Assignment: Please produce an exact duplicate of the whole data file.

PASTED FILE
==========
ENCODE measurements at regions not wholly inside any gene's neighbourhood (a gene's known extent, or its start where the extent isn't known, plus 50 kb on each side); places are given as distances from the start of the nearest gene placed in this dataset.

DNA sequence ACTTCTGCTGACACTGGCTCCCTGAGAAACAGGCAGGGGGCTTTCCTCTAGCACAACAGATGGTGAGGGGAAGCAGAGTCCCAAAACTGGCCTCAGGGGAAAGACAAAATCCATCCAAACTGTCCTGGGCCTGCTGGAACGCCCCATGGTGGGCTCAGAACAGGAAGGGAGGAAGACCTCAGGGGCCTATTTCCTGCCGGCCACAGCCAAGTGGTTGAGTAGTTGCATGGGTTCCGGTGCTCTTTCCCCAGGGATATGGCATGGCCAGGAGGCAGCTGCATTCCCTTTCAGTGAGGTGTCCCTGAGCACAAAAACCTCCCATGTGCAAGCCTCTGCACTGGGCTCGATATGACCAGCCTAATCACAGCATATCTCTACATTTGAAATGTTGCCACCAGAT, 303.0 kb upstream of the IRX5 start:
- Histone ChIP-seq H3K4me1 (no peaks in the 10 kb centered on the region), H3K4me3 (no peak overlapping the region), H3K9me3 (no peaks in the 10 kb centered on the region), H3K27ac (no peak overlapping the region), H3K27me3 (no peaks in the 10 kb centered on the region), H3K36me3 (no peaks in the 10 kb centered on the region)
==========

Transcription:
ENCODE measurements at regions not wholly inside any gene's neighbourhood (a gene's known extent, or its start where the extent isn't known, plus 50 kb on each side); places are given as distances from the start of the nearest gene placed in this dataset.

DNA sequence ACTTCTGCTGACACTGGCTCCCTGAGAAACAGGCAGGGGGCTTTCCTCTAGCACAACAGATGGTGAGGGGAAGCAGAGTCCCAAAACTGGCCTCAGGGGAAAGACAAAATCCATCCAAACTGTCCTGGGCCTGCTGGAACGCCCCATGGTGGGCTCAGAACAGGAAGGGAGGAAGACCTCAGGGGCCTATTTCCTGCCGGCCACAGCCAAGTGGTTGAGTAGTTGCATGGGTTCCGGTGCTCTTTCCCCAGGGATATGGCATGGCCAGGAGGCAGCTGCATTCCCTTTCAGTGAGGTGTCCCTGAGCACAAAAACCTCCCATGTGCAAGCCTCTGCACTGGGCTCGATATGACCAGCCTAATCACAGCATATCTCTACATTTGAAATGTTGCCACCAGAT, 303.0 kb upstream of the IRX5 start:
- Histone ChIP-seq H3K4me1 (no peaks in the 10 kb centered on the region), H3K4me3 (no peak overlapping the region), H3K9me3 (no peaks in the 10 kb centered on the region), H3K27ac (no peak overlapping the region), H3K27me3 (no peaks in the 10 kb centered on the region), H3K36me3 (no peaks in the 10 kb centered on the region)